“As Risks From Orbital Junk Rise, Is It Time to Take Out the Trash?”
The Washington Post, May 7, 2014, p.A1
“Space: so vast, so open. And yet, so littered with junk. Hundreds of thousands of pieces of man-made debris are floating around out there, the detritus of more than 50 years of spaceflight. There have been chunks of dead satellites and spent rocket boosters — even a glove that an astronaut dropped in 1965 and a spatula that escaped from a space shuttle in 2006. Because it zips along faster than a speeding bullet, the trash poses an ever-growing threat to the satellites that help the military communicate and gather intelligence and serve the world’s obsession with Google Earth and on-demand movies. Until last year, the Pentagon used what was called a ‘Space Fence’ to track the junk and warn of potential collisions that make owners scramble to move their satellites out of the way. But that system managed to keep up with only a fraction of it all, and it went out of commission last year. Now the Air Force is poised to take a more modern crack at the problem with a new Space Fence. With a contract expected to be awarded in the next few weeks, the program is designed to be mankind’s best effort yet at tracking space pollution. But the new Space Fence still doesn’t provide what many think is the ultimate solution: cleaning up space.”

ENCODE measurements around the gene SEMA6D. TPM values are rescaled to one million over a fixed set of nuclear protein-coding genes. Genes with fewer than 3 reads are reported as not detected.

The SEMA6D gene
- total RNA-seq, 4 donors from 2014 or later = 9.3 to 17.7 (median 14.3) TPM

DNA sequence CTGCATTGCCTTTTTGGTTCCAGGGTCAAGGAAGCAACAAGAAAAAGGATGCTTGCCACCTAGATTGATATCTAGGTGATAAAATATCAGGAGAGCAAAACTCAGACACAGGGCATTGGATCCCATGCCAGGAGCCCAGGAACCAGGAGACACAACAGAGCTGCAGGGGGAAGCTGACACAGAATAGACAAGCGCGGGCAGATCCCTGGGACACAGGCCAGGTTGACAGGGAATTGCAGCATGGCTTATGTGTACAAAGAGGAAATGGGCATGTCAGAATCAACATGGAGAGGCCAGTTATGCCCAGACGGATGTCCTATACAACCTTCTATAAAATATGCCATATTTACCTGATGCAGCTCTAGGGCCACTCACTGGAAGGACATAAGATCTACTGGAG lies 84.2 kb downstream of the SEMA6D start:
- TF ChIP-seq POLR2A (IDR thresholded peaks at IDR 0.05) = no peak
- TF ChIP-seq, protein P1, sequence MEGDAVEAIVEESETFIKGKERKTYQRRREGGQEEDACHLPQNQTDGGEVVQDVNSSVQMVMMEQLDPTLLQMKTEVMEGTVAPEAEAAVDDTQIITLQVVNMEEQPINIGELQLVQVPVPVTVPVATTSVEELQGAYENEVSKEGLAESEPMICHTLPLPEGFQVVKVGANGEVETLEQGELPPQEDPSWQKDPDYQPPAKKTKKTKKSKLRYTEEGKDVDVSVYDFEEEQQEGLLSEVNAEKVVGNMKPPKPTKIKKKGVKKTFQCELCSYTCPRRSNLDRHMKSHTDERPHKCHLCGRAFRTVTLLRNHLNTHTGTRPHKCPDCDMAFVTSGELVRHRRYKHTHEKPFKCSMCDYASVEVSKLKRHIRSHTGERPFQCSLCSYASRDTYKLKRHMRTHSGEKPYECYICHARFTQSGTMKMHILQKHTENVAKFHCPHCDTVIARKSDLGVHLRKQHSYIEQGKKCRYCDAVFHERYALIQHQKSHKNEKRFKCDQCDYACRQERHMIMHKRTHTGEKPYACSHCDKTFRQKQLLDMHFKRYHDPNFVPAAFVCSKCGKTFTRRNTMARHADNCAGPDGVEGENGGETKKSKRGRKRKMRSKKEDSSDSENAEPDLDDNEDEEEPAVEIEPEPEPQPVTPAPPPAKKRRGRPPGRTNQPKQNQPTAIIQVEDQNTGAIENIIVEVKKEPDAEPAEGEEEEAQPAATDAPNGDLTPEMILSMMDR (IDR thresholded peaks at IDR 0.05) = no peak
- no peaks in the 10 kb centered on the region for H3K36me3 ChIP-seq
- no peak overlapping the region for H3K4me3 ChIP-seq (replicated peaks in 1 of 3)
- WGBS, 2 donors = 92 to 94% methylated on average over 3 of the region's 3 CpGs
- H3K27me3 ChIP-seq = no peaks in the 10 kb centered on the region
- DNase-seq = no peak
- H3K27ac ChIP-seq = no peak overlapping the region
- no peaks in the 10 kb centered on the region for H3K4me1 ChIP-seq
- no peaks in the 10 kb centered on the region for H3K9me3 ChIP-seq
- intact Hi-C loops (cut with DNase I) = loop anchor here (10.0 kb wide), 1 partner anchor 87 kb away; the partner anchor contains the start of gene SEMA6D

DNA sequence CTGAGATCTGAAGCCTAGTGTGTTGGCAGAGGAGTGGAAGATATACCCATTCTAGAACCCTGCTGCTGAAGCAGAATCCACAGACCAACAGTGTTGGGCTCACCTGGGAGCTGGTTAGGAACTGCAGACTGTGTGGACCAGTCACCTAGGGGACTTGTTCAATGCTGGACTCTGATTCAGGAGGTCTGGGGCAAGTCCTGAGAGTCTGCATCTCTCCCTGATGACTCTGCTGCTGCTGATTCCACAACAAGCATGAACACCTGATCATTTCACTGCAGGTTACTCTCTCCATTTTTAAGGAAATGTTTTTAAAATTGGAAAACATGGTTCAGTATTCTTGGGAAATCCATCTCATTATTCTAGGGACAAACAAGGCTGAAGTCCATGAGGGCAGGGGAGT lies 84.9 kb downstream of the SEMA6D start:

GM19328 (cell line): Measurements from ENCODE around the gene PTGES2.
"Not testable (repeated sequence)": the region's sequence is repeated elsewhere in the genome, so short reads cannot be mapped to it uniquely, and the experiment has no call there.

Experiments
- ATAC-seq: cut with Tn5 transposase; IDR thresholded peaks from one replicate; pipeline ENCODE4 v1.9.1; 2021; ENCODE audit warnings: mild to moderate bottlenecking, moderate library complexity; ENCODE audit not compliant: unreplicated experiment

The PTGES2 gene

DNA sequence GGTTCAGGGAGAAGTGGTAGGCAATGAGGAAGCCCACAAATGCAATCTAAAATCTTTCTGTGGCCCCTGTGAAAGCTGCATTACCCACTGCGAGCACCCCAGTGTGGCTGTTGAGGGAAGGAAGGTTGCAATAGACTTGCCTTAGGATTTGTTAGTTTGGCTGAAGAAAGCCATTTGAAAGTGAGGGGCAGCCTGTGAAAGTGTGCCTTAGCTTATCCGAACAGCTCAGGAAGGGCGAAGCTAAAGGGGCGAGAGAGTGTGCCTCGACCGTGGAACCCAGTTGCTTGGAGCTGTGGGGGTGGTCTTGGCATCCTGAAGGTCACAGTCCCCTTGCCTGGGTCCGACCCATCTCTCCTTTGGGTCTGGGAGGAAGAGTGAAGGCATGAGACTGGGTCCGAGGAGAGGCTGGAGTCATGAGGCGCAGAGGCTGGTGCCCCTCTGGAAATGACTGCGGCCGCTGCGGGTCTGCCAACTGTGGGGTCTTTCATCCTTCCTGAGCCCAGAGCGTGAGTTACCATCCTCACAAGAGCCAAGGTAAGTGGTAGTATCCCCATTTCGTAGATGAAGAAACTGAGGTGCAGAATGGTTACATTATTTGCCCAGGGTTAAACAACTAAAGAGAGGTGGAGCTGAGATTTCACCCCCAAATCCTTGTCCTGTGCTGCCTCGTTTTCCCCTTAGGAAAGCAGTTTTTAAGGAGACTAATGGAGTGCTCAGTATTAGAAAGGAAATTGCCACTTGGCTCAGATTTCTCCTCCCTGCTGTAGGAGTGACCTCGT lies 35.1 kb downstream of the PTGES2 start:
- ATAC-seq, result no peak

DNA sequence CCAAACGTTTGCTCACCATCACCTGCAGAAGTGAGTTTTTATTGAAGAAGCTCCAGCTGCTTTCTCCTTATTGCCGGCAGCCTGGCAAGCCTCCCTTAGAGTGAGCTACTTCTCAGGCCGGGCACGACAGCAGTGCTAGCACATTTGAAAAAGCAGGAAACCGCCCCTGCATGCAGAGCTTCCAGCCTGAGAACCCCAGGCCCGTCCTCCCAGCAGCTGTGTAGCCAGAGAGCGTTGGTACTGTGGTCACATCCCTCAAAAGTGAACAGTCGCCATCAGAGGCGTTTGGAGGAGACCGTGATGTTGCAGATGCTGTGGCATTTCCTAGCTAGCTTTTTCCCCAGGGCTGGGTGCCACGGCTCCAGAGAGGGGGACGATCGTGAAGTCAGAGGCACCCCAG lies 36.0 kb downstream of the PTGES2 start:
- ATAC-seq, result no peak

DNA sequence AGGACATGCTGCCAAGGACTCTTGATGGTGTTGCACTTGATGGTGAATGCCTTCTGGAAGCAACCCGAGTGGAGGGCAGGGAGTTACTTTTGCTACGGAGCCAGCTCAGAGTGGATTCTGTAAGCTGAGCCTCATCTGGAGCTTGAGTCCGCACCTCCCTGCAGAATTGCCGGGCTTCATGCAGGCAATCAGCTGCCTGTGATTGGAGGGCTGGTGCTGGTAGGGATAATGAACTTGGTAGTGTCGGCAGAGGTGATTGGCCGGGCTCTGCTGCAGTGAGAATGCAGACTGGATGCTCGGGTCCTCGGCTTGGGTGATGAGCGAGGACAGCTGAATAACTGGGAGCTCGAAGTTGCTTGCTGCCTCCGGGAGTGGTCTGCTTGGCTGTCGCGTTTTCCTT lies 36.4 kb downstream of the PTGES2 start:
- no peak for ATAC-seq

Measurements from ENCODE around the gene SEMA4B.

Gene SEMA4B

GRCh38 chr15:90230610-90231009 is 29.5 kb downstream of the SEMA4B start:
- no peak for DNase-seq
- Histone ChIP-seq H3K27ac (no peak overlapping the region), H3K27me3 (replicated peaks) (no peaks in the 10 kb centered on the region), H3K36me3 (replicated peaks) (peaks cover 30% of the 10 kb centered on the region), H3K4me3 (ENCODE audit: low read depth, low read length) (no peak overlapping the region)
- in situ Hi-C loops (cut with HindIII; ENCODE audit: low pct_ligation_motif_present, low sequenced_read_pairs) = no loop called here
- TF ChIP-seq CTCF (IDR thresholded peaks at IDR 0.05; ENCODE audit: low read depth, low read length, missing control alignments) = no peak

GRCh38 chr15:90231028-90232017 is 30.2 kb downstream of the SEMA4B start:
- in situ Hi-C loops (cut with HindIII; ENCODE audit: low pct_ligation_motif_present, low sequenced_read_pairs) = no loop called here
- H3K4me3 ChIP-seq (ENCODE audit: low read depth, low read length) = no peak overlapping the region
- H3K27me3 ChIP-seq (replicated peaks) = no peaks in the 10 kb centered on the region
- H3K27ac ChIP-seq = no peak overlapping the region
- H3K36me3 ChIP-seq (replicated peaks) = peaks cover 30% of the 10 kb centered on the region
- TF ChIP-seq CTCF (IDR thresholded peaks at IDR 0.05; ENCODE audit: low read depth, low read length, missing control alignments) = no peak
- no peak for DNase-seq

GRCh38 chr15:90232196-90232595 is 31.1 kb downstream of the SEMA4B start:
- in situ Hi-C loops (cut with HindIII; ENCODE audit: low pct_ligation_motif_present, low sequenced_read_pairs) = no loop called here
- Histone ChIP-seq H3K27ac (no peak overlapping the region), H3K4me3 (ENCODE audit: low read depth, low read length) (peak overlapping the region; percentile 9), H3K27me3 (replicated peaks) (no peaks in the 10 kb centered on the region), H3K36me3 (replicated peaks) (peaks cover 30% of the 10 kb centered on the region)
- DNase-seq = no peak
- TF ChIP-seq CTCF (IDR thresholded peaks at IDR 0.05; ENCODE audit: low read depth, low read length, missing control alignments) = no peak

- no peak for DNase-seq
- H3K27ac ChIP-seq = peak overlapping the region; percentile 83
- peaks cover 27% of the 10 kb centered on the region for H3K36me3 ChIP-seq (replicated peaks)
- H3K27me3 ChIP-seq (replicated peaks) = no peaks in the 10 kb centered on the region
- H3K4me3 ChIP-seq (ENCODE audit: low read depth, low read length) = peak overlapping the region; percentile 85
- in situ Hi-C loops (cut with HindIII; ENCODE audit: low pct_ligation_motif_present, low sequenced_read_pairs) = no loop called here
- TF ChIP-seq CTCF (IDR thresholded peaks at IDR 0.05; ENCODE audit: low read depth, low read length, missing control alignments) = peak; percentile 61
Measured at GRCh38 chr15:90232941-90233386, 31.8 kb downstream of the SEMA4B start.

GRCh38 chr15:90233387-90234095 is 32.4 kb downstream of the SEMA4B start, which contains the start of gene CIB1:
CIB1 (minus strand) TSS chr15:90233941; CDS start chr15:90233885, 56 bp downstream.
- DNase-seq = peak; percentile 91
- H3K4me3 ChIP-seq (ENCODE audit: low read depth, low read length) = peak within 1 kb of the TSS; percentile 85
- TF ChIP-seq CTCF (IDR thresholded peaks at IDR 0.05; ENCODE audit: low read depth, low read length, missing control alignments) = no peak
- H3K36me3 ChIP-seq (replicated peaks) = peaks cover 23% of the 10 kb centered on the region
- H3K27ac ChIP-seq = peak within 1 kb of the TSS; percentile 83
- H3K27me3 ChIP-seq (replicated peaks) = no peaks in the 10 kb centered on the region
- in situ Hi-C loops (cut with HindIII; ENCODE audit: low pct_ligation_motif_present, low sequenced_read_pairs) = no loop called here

Quickie Analysis: Yet another example of failing to consider the pollution problems of technological development. Hopefully a solution will be found before space junk becomes a serious problem rather than occasional inconvenience.